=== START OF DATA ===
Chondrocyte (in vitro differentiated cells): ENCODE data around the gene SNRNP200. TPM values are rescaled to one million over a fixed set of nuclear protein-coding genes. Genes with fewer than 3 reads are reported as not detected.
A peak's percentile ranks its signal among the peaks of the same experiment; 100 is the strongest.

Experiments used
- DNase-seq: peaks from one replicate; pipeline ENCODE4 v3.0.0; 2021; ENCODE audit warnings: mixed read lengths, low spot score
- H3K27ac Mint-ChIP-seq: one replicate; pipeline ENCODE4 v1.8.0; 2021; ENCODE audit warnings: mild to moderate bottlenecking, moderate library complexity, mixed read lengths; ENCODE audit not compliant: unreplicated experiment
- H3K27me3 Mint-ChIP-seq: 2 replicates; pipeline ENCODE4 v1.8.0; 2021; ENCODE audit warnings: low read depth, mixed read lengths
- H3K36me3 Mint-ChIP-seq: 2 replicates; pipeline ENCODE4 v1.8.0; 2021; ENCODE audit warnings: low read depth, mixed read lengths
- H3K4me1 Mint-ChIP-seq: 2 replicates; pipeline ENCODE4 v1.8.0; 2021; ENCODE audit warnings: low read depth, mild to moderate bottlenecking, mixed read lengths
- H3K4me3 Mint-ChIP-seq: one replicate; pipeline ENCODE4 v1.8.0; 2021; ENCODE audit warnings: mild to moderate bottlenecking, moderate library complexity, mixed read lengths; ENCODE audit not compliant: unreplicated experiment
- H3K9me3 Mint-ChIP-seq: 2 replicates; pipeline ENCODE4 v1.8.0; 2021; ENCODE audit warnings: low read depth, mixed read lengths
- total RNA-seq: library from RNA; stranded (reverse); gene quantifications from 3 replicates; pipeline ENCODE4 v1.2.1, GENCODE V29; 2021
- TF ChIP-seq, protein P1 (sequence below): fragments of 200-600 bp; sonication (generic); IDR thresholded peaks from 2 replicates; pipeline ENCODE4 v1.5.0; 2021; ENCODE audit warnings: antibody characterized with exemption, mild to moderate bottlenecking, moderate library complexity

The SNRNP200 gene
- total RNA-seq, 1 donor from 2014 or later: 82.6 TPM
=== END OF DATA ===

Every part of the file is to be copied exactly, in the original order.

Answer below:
Chondrocyte (in vitro differentiated cells): ENCODE data around the gene SNRNP200. TPM values are rescaled to one million over a fixed set of nuclear protein-coding genes. Genes with fewer than 3 reads are reported as not detected.
A peak's percentile ranks its signal among the peaks of the same experiment; 100 is the strongest.

Experiments used
- DNase-seq: peaks from one replicate; pipeline ENCODE4 v3.0.0; 2021; ENCODE audit warnings: mixed read lengths, low spot score
- H3K27ac Mint-ChIP-seq: one replicate; pipeline ENCODE4 v1.8.0; 2021; ENCODE audit warnings: mild to moderate bottlenecking, moderate library complexity, mixed read lengths; ENCODE audit not compliant: unreplicated experiment
- H3K27me3 Mint-ChIP-seq: 2 replicates; pipeline ENCODE4 v1.8.0; 2021; ENCODE audit warnings: low read depth, mixed read lengths
- H3K36me3 Mint-ChIP-seq: 2 replicates; pipeline ENCODE4 v1.8.0; 2021; ENCODE audit warnings: low read depth, mixed read lengths
- H3K4me1 Mint-ChIP-seq: 2 replicates; pipeline ENCODE4 v1.8.0; 2021; ENCODE audit warnings: low read depth, mild to moderate bottlenecking, mixed read lengths
- H3K4me3 Mint-ChIP-seq: one replicate; pipeline ENCODE4 v1.8.0; 2021; ENCODE audit warnings: mild to moderate bottlenecking, moderate library complexity, mixed read lengths; ENCODE audit not compliant: unreplicated experiment
- H3K9me3 Mint-ChIP-seq: 2 replicates; pipeline ENCODE4 v1.8.0; 2021; ENCODE audit warnings: low read depth, mixed read lengths
- total RNA-seq: library from RNA; stranded (reverse); gene quantifications from 3 replicates; pipeline ENCODE4 v1.2.1, GENCODE V29; 2021
- TF ChIP-seq, protein P1 (sequence below): fragments of 200-600 bp; sonication (generic); IDR thresholded peaks from 2 replicates; pipeline ENCODE4 v1.5.0; 2021; ENCODE audit warnings: antibody characterized with exemption, mild to moderate bottlenecking, moderate library complexity

The SNRNP200 gene
- total RNA-seq, 1 donor from 2014 or later: 82.6 TPM